What proportion of immigrants to the UK are refugees and asylum seekers?

About a third? Bingo! That’s exactly what most people said, well done!

Yep: on average, people in the UK think that there are more refugees and asylum seekers than any other category of immigrant: more than those who came here for work, to study or to join their family.

Yep: we are wildly wrong.

Refugees and asylum seekers make up around 10 percent of the immigrant population — fewer in number than any of those other three categories. Cool.

Now onto the final question:

If you got question one wrong by 10 percentage points or more (and most people did), why do you think that was?

Think about this one carefully now — and be honest.

Almost half of everyone asked this question replied:

People come into the country illegally so aren’t counted.

Ah-ha — the figures aren’t accurate! That is true: there was something in the news about it.

But, sadly for The Daily Mail, all those lorry-loads of illegal immigrants couldn’t make up for our absurdly inaccurate guesses.

Even the most lurid estimates of illegal immigration, from a group campaigning for greater immigration control (Migration Watch UK), would add only 1.5 percentage points to the immigrants’ share of our population. Not 10 or more.

Never mind — press on — it doesn’t matter anyway because a gallant 45 percent of us, when challenged on our reasoning, added:

I still think the proportion is much higher.

Q.E.D.

Okay, we’re wrong about the tidal wave of immigration — but what is to be done?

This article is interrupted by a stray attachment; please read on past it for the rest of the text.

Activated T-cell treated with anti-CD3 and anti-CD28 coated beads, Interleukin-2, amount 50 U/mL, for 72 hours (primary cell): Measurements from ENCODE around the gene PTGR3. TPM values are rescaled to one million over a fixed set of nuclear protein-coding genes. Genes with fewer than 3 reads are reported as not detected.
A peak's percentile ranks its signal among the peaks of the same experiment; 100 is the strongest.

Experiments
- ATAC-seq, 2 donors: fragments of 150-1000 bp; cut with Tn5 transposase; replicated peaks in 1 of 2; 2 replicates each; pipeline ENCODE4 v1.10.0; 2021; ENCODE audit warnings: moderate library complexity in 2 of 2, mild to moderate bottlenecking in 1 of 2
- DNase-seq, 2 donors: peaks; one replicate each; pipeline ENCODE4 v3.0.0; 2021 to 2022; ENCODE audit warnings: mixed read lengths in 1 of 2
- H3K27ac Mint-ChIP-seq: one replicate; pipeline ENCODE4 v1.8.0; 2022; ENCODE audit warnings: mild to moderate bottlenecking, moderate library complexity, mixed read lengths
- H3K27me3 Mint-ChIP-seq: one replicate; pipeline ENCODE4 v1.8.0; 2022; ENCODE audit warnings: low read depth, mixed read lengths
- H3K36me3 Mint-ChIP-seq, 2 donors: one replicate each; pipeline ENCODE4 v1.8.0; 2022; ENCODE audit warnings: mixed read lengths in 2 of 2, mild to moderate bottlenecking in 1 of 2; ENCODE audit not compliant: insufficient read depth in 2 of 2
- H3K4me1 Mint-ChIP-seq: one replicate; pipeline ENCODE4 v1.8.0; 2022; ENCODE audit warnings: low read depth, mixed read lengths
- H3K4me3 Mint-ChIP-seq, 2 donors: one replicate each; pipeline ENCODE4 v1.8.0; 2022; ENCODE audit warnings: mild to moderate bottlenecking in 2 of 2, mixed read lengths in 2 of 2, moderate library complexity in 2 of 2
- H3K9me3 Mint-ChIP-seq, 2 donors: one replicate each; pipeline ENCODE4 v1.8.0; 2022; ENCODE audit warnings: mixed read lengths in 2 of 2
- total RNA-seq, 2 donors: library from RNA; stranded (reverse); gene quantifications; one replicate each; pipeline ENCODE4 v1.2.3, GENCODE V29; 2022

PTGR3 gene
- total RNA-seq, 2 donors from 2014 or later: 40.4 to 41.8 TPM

In 1963, Dervla Murphy cycled from Dunkirk to Delhi. The book she wrote about her journey, Full Tilt, is full of stories of hospitality, from the Pathan tribesman who helped her fix a puncture, to the nameless Pakistani women who gave her unbidden deep tissue massages at the end of every day’s riding, and the Indian family who nursed her while she spent a few days enjoying good, old fashioned dysentery.

Towards the end of her journey, high in the Karakoram Mountains of Kashmir, she is beckoned over by an old man to help him dig an enormous thorn out of his foot.

After so many months owing her life to the generosity of strangers, Dervla pulls out her knife and spend a quarter of an hour in surgery.

She then reflects on the contrast between the baked-in hospitality of Afghanistan and Pakistan with how people behave back home in Europe:

Here [in Kashmir] one is merely another human being … and it’s taken for granted that one will help if necessary just as when one needs help it is unfailingly given without anyone stopping to consider inconvenience or cost.

When, I wonder, did we forget to be mere human beings?

It’s a numbers problem

When we talk about ‘immigrants’, ‘refugees’ or ‘asylum seekers’ our brains collapse and die. Statistically speaking, we can’t get our heads around the numbers.

By 2018, there were roughly 361,000 people living in the UK who had originally come here as asylum seekers. That’s a huge number.